Genotype 1a was only observed in female patients of the age groups 30–39, while it was similar in male and female patients of the age groups 40–49 and 50–59. Genotype 3a was more frequently observed in female patients than males of the age groups 40–49, and no difference was observed in 50–59. Genotype 3b was not observed in female patients of the age groups 10–19, 50–59 and 70–79 and in male patients of the age groups 60–69. Genotype 3b was more frequently in male patients than males of the age groups 30–39 than males, but less frequently in male patients than males of the age groups 40–49. At last, Genotype 3b was no difference between male and female patients of the age groups 20–29. Genotype 6a was more frequently observed in female patients than males of the age groups 30–39, while it was similar in male and female patients of the age groups 40–49 and 50–59. Genotype 6b was only observed in female and male patients of the age groups 30–39, but there was no difference between both. The mixed subtypes were only observed in male patients of the age groups 10–19, 40–49 and 70–79, and in female patients of the age groups 20–29 and 50–59 (Fig. 8c).

Discussion

Due to lack of vaccine and effective therapy, limiting transmission is a primary strategy for the prevention and control of HCV epidemics. Since 1998, the blood donation law was legislated and the law requiring mandatory screening for anti-HCV before blood donation, improved control of blood transfusion in China has decreased HCV transmission (Chen et al. 2013; Gao et al. 2011). In this study, the number of HCV infection cases was increased, but the proportion of infections remained stable by year. The overall prevalence of HCV in WuHan during the study period was 1.1 %, which was lower than the national average infection rate. We also found that the overall percentage was no significant difference between men and women over the last 5 years, but HCV is more prevalent among females than males in 2011 and 2012 years. Among the 2685 cases, blood transfusions was a statistically significant risk factor associated with HCV infection in our study, similar to that observed in other countries such as the U.S. (Gower et al. 2014; W. H. Organization 2016).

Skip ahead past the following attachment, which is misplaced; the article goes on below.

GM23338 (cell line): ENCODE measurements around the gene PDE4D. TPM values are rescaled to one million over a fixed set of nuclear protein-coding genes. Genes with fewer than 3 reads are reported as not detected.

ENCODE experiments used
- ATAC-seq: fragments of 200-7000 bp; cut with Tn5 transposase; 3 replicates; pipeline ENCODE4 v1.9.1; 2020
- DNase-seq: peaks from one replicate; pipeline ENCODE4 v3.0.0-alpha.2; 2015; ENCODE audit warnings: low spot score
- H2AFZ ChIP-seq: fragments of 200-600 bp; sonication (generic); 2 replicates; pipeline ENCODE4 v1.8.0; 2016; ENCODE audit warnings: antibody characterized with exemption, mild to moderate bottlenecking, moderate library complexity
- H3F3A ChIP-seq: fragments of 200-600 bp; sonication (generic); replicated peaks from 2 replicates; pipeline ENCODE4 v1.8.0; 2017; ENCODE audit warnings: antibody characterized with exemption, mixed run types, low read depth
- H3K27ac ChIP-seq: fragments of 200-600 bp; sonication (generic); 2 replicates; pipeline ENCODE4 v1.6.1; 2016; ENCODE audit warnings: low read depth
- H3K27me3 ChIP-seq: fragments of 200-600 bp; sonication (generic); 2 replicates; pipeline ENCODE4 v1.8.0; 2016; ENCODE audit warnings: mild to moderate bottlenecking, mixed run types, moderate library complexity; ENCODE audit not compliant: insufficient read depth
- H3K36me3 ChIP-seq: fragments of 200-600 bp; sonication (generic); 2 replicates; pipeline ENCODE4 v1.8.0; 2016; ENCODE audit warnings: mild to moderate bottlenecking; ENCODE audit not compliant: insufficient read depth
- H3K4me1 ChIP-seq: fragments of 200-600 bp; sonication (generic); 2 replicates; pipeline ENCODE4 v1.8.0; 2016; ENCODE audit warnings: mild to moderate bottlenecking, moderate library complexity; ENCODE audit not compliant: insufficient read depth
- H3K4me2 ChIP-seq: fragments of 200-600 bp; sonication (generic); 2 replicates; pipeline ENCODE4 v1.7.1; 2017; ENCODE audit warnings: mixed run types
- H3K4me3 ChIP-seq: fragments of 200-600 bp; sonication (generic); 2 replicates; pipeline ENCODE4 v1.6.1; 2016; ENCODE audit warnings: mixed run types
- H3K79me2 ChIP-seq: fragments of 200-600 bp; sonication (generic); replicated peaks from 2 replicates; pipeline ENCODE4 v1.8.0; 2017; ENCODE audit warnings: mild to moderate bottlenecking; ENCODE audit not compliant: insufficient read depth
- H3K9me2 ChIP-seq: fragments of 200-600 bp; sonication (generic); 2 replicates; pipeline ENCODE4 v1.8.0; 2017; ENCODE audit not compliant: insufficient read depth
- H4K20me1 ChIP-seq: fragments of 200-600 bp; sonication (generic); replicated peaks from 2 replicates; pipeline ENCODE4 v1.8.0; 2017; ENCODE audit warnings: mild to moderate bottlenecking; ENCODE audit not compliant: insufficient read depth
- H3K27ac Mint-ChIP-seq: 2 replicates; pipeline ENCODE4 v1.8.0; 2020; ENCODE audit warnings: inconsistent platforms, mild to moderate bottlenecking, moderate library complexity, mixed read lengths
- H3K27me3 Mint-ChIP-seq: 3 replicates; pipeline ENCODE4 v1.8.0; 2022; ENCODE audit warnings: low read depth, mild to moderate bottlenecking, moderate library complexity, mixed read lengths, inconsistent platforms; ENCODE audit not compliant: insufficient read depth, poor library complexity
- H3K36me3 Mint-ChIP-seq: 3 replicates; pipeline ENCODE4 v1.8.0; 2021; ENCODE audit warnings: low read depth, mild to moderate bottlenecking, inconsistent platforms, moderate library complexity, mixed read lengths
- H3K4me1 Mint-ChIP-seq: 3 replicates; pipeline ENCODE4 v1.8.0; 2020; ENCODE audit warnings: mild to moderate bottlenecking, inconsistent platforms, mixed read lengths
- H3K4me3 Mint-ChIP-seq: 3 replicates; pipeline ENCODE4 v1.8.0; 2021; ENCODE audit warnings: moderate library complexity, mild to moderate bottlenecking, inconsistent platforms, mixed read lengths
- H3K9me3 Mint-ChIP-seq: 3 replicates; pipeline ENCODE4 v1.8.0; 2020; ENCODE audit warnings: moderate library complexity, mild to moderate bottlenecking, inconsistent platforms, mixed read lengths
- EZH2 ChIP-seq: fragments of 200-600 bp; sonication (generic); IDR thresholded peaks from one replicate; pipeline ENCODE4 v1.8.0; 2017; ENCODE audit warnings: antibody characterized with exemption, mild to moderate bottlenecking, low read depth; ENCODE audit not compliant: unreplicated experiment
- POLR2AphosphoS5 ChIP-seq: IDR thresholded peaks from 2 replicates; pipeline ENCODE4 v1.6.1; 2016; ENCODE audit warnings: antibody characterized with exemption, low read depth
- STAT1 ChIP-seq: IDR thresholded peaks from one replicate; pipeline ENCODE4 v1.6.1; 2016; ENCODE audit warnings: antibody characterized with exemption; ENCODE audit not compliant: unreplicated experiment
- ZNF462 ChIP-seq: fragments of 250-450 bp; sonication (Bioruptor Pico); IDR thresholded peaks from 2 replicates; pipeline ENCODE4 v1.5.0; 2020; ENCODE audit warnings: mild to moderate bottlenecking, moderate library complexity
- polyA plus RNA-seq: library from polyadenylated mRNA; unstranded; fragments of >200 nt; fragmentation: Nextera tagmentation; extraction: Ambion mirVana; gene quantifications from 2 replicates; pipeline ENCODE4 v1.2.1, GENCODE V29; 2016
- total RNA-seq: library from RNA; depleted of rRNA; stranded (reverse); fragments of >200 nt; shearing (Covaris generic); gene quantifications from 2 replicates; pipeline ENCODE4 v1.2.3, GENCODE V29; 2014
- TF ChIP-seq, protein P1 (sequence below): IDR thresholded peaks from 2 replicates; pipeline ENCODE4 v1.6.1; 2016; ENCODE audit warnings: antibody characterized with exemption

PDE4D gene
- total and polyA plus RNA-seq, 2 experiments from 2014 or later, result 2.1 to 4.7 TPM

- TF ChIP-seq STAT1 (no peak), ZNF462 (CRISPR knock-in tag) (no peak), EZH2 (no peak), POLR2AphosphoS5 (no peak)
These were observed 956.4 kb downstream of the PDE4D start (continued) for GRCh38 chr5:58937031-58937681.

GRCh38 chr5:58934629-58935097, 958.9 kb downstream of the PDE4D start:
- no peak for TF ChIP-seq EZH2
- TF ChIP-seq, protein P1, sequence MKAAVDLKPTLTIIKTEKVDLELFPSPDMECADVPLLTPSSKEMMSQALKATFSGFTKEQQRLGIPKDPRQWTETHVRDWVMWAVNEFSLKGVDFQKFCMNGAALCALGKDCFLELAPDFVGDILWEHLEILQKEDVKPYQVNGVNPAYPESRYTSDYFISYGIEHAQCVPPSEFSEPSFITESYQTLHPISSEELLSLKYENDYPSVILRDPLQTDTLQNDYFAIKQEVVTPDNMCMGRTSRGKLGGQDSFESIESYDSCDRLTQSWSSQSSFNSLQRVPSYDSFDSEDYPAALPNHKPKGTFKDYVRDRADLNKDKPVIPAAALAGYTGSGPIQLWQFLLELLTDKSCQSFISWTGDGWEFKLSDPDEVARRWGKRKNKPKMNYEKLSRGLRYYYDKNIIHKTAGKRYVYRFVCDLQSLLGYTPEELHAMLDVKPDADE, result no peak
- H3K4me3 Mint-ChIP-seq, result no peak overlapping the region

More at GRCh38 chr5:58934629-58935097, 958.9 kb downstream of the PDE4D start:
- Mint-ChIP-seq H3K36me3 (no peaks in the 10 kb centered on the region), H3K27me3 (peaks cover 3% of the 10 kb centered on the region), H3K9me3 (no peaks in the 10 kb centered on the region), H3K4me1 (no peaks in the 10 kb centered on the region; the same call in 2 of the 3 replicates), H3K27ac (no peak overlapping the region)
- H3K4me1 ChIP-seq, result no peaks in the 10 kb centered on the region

Considering the age group distribution, the prevalence of HCV infection showed an gradually increased before 60 years old. The prevalence of HCV infection showed a decrease with age after 60 years old, which may due to the decline in physical mobility and economic strength that leads to decrease the number of elderly examination.